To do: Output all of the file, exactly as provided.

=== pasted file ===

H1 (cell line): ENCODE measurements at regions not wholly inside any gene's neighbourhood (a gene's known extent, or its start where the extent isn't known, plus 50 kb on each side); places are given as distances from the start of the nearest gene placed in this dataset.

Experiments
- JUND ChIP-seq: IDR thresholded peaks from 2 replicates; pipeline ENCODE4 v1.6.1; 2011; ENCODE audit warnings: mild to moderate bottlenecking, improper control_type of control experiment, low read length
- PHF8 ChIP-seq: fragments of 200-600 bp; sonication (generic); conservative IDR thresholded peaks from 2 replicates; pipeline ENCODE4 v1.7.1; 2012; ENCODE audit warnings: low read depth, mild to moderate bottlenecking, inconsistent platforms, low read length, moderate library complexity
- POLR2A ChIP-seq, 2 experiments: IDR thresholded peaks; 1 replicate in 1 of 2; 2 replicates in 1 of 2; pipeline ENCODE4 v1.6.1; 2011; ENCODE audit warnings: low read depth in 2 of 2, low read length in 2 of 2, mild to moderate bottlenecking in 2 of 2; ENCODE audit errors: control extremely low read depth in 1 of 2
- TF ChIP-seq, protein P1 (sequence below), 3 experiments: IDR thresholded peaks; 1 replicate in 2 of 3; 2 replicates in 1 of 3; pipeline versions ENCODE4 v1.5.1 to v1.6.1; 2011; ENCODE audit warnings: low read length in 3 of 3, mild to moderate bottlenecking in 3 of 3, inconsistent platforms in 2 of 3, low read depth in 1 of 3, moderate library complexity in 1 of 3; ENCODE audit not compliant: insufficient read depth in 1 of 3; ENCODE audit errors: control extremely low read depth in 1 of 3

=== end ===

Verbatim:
H1 (cell line): ENCODE measurements at regions not wholly inside any gene's neighbourhood (a gene's known extent, or its start where the extent isn't known, plus 50 kb on each side); places are given as distances from the start of the nearest gene placed in this dataset.

Experiments
- JUND ChIP-seq: IDR thresholded peaks from 2 replicates; pipeline ENCODE4 v1.6.1; 2011; ENCODE audit warnings: mild to moderate bottlenecking, improper control_type of control experiment, low read length
- PHF8 ChIP-seq: fragments of 200-600 bp; sonication (generic); conservative IDR thresholded peaks from 2 replicates; pipeline ENCODE4 v1.7.1; 2012; ENCODE audit warnings: low read depth, mild to moderate bottlenecking, inconsistent platforms, low read length, moderate library complexity
- POLR2A ChIP-seq, 2 experiments: IDR thresholded peaks; 1 replicate in 1 of 2; 2 replicates in 1 of 2; pipeline ENCODE4 v1.6.1; 2011; ENCODE audit warnings: low read depth in 2 of 2, low read length in 2 of 2, mild to moderate bottlenecking in 2 of 2; ENCODE audit errors: control extremely low read depth in 1 of 2
- TF ChIP-seq, protein P1 (sequence below), 3 experiments: IDR thresholded peaks; 1 replicate in 2 of 3; 2 replicates in 1 of 3; pipeline versions ENCODE4 v1.5.1 to v1.6.1; 2011; ENCODE audit warnings: low read length in 3 of 3, mild to moderate bottlenecking in 3 of 3, inconsistent platforms in 2 of 3, low read depth in 1 of 3, moderate library complexity in 1 of 3; ENCODE audit not compliant: insufficient read depth in 1 of 3; ENCODE audit errors: control extremely low read depth in 1 of 3